Clinical Evaluation of the Microscopic-Observation Drug-Susceptibility Assay for Detection of Tuberculosis

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There is an urgent need for low-cost methods for rapid, accurate detection of Mycobacterium tuberculosis in clinical specimens. The microscopic-observation drug-susceptibility (MODS) assay is a relatively low-cost and simple liquid culture method that has been proposed for use in resource-limited environments.


This prospective study evaluated the performance of the MODS assay for detection of M. tuberculosis in persons undergoing evaluation for pulmonary tuberculosis in Brazil and Honduras. Respiratory specimens were evaluated using smear microscopy, culture on Löwenstein-Jensen medium, and culture using the MODS assay. A subset of specimens was also cultured using the Mycobacterial Growth Indicator Tube (MGIT) 960 automated system (Becton Dickinson). A study subject was considered to have tuberculosis if at least 1 culture on Löwenstein-Jensen medium was positive for M. tuberculosis.


A total of 1639 respiratory specimens obtained from 854 study subjects were analyzed. On a per-subject basis, MODS sensitivity was 97.5% (95% confidence interval [CI], 95.7–98.6), and specificity was 94.4% (95% CI, 93.1–95.2). Median times to detection were 21 days (interquartile range [IQR], 17–25 days) and 7 days (IQR, 5–10) for culture on Löwenstein-Jensen medium and for the MODS assay, respectively (P < .01). For 64 specimens cultured using the MGIT 960 automated system, median time to growth was similar for the MODS assay (7 days; IQR, 7–10 days) and the MGIT 960 automated system (8 days; IQR, 6–11.5 days; P = .16). The percentage of contaminated cultures was lower for the MODS assay than for culture on Löwenstein-Jensen medium (3.8% vs. 5.8%; P < .01).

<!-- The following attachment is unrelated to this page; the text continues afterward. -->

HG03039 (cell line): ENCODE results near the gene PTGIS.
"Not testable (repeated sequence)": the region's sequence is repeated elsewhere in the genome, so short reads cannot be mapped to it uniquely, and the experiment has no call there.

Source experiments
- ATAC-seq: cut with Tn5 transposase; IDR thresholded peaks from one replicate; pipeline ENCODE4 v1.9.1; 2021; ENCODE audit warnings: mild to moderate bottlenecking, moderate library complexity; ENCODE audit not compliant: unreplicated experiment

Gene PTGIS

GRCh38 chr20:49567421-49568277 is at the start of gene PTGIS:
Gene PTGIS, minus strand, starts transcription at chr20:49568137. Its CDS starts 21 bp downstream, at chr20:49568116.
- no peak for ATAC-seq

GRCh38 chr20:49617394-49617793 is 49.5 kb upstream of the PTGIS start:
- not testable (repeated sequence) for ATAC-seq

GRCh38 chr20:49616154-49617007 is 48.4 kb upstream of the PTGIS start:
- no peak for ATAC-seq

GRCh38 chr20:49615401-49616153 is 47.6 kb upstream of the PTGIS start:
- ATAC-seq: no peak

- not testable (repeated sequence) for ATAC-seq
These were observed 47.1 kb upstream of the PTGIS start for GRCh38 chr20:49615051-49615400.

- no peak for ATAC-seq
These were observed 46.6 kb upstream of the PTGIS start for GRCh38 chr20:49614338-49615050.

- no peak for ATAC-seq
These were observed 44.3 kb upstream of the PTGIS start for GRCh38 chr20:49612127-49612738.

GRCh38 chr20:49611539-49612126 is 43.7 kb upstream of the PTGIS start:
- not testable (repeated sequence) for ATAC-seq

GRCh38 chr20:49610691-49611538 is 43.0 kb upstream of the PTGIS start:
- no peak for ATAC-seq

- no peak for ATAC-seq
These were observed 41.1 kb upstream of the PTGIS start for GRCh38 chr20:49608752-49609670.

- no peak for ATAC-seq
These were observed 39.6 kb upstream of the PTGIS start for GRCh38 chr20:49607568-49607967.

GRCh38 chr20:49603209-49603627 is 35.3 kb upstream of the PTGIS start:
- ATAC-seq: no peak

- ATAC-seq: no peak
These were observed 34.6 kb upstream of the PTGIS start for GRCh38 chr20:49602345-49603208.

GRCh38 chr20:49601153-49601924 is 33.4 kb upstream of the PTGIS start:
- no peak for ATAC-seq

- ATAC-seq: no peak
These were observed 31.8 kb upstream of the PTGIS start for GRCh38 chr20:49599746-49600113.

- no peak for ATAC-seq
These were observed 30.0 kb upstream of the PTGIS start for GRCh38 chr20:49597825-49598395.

The MODS assay is a relatively simple test whose good performance characteristics for detection of pulmonary tuberculosis may make it suitable for resource-limited environments.

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